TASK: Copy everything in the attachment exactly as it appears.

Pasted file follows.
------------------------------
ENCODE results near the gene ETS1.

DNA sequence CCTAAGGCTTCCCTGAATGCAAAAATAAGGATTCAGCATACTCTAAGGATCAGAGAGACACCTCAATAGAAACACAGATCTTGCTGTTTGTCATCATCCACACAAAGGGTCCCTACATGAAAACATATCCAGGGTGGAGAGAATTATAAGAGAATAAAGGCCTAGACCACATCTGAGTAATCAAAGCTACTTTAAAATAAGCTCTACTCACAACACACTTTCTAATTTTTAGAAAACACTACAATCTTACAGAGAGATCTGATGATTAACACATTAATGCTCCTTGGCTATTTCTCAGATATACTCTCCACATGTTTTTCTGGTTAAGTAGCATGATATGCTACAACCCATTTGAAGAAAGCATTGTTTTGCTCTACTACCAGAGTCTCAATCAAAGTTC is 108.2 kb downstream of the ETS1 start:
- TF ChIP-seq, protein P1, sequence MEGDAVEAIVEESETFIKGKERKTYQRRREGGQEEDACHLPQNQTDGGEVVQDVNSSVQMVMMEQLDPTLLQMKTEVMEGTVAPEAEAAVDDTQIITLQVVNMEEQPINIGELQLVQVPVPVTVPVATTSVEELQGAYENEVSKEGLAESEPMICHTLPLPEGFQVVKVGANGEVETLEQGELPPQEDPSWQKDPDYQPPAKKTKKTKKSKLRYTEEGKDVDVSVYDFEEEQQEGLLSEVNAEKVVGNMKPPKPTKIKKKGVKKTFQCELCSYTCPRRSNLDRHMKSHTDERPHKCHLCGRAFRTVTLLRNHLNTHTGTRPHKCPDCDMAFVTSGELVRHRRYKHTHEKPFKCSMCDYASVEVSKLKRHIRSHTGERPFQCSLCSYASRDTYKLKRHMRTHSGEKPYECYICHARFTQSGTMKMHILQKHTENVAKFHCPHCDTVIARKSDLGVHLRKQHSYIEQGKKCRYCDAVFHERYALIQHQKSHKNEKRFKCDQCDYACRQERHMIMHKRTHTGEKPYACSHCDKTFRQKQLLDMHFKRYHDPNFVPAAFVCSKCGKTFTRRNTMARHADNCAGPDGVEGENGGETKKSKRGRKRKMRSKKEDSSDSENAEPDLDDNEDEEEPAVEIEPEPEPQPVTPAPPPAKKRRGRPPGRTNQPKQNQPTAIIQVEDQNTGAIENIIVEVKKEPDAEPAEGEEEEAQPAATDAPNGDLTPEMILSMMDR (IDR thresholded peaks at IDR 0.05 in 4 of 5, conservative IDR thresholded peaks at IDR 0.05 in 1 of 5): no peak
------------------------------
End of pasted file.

ENCODE results near the gene ETS1.

DNA sequence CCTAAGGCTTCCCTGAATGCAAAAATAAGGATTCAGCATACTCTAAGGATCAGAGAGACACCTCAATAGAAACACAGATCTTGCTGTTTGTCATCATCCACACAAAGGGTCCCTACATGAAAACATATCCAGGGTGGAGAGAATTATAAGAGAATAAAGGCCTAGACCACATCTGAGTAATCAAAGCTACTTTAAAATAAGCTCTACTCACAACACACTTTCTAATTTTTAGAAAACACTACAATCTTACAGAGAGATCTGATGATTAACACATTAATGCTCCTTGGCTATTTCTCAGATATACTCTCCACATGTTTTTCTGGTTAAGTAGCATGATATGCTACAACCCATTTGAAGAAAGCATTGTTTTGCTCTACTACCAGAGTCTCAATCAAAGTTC is 108.2 kb downstream of the ETS1 start:
- TF ChIP-seq, protein P1, sequence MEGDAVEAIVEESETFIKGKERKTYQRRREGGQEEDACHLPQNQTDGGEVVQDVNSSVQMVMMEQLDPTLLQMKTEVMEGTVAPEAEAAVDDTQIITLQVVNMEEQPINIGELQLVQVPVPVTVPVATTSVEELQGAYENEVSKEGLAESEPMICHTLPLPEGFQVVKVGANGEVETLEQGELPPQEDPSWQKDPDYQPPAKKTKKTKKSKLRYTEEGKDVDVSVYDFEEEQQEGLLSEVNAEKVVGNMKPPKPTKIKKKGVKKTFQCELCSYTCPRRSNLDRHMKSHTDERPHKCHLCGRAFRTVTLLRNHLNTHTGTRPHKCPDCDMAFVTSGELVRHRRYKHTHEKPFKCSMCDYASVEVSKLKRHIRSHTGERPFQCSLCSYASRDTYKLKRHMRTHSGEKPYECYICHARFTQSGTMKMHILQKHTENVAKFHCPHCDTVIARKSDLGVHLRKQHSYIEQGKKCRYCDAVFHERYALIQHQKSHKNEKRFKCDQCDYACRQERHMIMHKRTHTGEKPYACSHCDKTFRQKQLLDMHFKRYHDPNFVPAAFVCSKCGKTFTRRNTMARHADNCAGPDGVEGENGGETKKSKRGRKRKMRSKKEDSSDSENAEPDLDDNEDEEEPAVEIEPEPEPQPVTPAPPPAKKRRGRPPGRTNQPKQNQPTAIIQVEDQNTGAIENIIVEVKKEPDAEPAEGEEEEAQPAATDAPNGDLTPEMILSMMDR (IDR thresholded peaks at IDR 0.05 in 4 of 5, conservative IDR thresholded peaks at IDR 0.05 in 1 of 5): no peak